Can I use 24 gauge speaker cable?

I’ve been trying to google this but I only get vague answers.
I want to know if I can use 24 gauge cable as speaker cable. And if not: why not?
Usual answers are “no, you should use xx gauge”, but I’m looking for why is that? Will the speakers of the amp go off in flames if the resistance is too high? I don’t even get that because the resistance isn’t even that much of a difference between speaker cable sizes, compared to the speakers resistance.

I’m talking about ca 16ft / 5m distance between amp and speaker. By the way should that measure 16 ft or double (32ft because one cable is plus and the other minus)?
Totally agreed @tbakin63. Of course it looks kind of awesome to have these cables worth 1000’s of dollars but it’s nothing more than jewelry. If Mr Klipsch (and other highly regarded people in the industry too by the way!) says it’s not worth it to spend a lot the I believe them.

My current cables are quite nice looking Dynavox cables, 4 x 10AWG wires inside. But they’re also quite huge. That’s why I’d love to see some smaller cables in my house. So why not go with the smallest cables I could find at the Home Depot, i.e. 24 AWG? :-)

Next week I’ll have the chance to play around with a 3Watts/channel tube amp. I’ll be testing the telephone cables for sure! I just wanted to make sure I won’t melt anything or set stuff on fire :’)
@williewonka Excellent response and explanation. I've bought cheap wire before and have upgraded to something much better but have never really understood most of the aspects you describe. This clarifies some of the things I've suspected. I did spend quite a bit more moolah but some of the cables are way outside my budget. Some of them are way outside most peoples budget. Finding  audiophile class wiring at prices the average consumer can afford is difficult.  I would imagine too that the amount of money you spend would be commensurate with the system it's being applied to. No sense in spending a fortune on boutique speaker cables for a Walmart stereo in other words.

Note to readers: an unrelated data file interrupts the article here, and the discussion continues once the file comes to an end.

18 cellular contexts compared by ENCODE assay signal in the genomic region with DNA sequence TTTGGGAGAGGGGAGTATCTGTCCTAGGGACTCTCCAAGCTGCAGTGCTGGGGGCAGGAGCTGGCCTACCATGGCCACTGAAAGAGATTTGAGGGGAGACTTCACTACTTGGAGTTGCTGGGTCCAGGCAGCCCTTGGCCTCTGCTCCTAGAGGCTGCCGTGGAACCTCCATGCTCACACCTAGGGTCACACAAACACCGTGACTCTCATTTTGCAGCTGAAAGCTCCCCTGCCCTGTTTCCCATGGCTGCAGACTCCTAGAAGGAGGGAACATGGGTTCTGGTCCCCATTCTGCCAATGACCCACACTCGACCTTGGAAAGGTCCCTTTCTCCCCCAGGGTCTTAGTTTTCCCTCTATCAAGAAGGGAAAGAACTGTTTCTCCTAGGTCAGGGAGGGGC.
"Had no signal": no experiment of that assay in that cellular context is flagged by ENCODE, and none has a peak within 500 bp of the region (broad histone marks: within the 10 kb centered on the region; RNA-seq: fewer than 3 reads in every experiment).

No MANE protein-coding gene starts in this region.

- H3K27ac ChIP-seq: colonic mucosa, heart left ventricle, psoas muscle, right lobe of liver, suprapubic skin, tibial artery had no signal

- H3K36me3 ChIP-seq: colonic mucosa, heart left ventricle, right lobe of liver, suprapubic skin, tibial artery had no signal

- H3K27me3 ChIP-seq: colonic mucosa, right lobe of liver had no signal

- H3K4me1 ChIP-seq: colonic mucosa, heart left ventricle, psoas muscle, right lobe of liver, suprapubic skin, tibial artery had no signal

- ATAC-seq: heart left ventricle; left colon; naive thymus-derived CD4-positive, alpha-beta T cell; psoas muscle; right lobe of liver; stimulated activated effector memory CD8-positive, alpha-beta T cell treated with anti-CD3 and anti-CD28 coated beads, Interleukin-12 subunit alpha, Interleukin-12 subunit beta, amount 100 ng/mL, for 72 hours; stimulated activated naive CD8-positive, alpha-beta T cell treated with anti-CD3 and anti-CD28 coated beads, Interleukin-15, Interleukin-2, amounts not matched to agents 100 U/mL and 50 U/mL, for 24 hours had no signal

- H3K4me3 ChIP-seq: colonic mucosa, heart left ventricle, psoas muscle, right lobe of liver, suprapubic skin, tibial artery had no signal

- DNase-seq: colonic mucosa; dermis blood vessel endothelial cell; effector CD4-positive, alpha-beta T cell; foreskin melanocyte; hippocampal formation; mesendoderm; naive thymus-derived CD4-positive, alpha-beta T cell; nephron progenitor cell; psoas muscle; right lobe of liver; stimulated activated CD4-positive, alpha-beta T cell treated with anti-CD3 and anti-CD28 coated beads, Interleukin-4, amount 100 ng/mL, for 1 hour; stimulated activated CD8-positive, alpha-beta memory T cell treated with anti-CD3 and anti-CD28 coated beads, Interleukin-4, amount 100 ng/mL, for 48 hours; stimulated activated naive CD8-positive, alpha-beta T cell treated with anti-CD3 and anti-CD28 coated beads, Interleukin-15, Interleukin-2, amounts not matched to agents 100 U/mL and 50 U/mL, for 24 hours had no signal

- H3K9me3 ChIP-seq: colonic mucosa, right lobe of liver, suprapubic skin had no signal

@jsd52756 This is exactly my thinking. I'm a contractor and I know if you are going to run any kind of power equipment over any distance from the power source you want to have a heavier gauge extension cord. If you don't you'll not only not have enough power you will burn out your saw or whatever it is in a short period of time. A lighter cord will get much warmer as well. I can only imagine the possible damage to both speaker and amp over several years.
If you're using 24AWG ethernet cable there are 8 wires, using 4 wires each connection you have an effective AWG of 18. Should be OK with 3 watt amp. I made cables from ethernet wire but I used two and twisted all 8 for each connection then put them through a fabric sleeve for looks. 
When I saw this discussion come up on my email, I thought great, let's see how thoroughly confusing some of these responses are going to be.  Well, I haven't been disappointed.  Assuming your question is a serious, although many of these guys are correct in most ways, you best most useful is probably from caykol, above.  Just follow his advice and any others of a similar nature and you will do just fine.  As an example, a number of years ago, I moved into a new place and found that my old bedroom set up would not work in the new bedroom, so I went to my local HD store and bought 100 ft of 14 ga stranded cable, cut one the required 10 feet and the other had to be run out to about 20 ft.  At first I was worried that the difference in cable length would create an unbalance in the sound of my two speakers, but guess what,  I had a balance control, so after a couple of adjustments it worked just fine.  My main system, on the other hand, that only has one chair, is another matter.  Hope this helps